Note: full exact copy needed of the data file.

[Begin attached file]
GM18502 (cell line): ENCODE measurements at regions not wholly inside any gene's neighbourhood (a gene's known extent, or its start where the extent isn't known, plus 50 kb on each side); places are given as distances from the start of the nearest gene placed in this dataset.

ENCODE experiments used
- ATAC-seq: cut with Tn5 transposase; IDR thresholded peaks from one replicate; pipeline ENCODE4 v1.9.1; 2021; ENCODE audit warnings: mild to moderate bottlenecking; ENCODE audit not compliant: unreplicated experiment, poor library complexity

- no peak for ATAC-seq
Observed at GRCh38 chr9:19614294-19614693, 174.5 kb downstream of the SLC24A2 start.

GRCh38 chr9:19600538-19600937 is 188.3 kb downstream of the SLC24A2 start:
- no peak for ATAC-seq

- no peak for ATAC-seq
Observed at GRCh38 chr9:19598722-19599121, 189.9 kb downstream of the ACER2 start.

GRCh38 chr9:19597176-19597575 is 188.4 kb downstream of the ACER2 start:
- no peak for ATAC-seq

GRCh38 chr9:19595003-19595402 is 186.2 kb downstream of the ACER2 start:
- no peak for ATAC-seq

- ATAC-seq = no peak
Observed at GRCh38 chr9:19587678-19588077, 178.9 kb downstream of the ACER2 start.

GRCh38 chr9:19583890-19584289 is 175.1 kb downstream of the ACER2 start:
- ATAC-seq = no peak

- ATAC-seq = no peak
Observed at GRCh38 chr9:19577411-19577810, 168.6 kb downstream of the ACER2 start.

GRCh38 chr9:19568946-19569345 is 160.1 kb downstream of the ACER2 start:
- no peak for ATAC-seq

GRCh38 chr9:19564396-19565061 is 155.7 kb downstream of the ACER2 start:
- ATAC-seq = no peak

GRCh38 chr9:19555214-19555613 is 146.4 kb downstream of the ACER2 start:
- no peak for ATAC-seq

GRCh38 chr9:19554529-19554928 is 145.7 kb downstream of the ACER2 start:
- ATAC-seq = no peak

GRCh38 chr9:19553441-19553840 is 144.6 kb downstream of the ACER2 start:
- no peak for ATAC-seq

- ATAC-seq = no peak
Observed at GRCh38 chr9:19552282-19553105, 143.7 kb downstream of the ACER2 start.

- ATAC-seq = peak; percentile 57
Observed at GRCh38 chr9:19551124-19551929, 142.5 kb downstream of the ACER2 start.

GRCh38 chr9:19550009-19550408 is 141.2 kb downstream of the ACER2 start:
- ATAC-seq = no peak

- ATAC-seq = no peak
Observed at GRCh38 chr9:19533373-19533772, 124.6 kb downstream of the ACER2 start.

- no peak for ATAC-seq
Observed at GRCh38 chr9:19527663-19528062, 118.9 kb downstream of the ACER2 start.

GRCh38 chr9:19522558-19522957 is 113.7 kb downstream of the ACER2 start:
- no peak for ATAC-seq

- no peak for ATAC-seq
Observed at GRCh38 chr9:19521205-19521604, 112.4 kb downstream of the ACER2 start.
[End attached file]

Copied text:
GM18502 (cell line): ENCODE measurements at regions not wholly inside any gene's neighbourhood (a gene's known extent, or its start where the extent isn't known, plus 50 kb on each side); places are given as distances from the start of the nearest gene placed in this dataset.

ENCODE experiments used
- ATAC-seq: cut with Tn5 transposase; IDR thresholded peaks from one replicate; pipeline ENCODE4 v1.9.1; 2021; ENCODE audit warnings: mild to moderate bottlenecking; ENCODE audit not compliant: unreplicated experiment, poor library complexity

- no peak for ATAC-seq
Observed at GRCh38 chr9:19614294-19614693, 174.5 kb downstream of the SLC24A2 start.

GRCh38 chr9:19600538-19600937 is 188.3 kb downstream of the SLC24A2 start:
- no peak for ATAC-seq

- no peak for ATAC-seq
Observed at GRCh38 chr9:19598722-19599121, 189.9 kb downstream of the ACER2 start.

GRCh38 chr9:19597176-19597575 is 188.4 kb downstream of the ACER2 start:
- no peak for ATAC-seq

GRCh38 chr9:19595003-19595402 is 186.2 kb downstream of the ACER2 start:
- no peak for ATAC-seq

- ATAC-seq = no peak
Observed at GRCh38 chr9:19587678-19588077, 178.9 kb downstream of the ACER2 start.

GRCh38 chr9:19583890-19584289 is 175.1 kb downstream of the ACER2 start:
- ATAC-seq = no peak

- ATAC-seq = no peak
Observed at GRCh38 chr9:19577411-19577810, 168.6 kb downstream of the ACER2 start.

GRCh38 chr9:19568946-19569345 is 160.1 kb downstream of the ACER2 start:
- no peak for ATAC-seq

GRCh38 chr9:19564396-19565061 is 155.7 kb downstream of the ACER2 start:
- ATAC-seq = no peak

GRCh38 chr9:19555214-19555613 is 146.4 kb downstream of the ACER2 start:
- no peak for ATAC-seq

GRCh38 chr9:19554529-19554928 is 145.7 kb downstream of the ACER2 start:
- ATAC-seq = no peak

GRCh38 chr9:19553441-19553840 is 144.6 kb downstream of the ACER2 start:
- no peak for ATAC-seq

- ATAC-seq = no peak
Observed at GRCh38 chr9:19552282-19553105, 143.7 kb downstream of the ACER2 start.

- ATAC-seq = peak; percentile 57
Observed at GRCh38 chr9:19551124-19551929, 142.5 kb downstream of the ACER2 start.

GRCh38 chr9:19550009-19550408 is 141.2 kb downstream of the ACER2 start:
- ATAC-seq = no peak

- ATAC-seq = no peak
Observed at GRCh38 chr9:19533373-19533772, 124.6 kb downstream of the ACER2 start.

- no peak for ATAC-seq
Observed at GRCh38 chr9:19527663-19528062, 118.9 kb downstream of the ACER2 start.

GRCh38 chr9:19522558-19522957 is 113.7 kb downstream of the ACER2 start:
- no peak for ATAC-seq

- no peak for ATAC-seq
Observed at GRCh38 chr9:19521205-19521604, 112.4 kb downstream of the ACER2 start.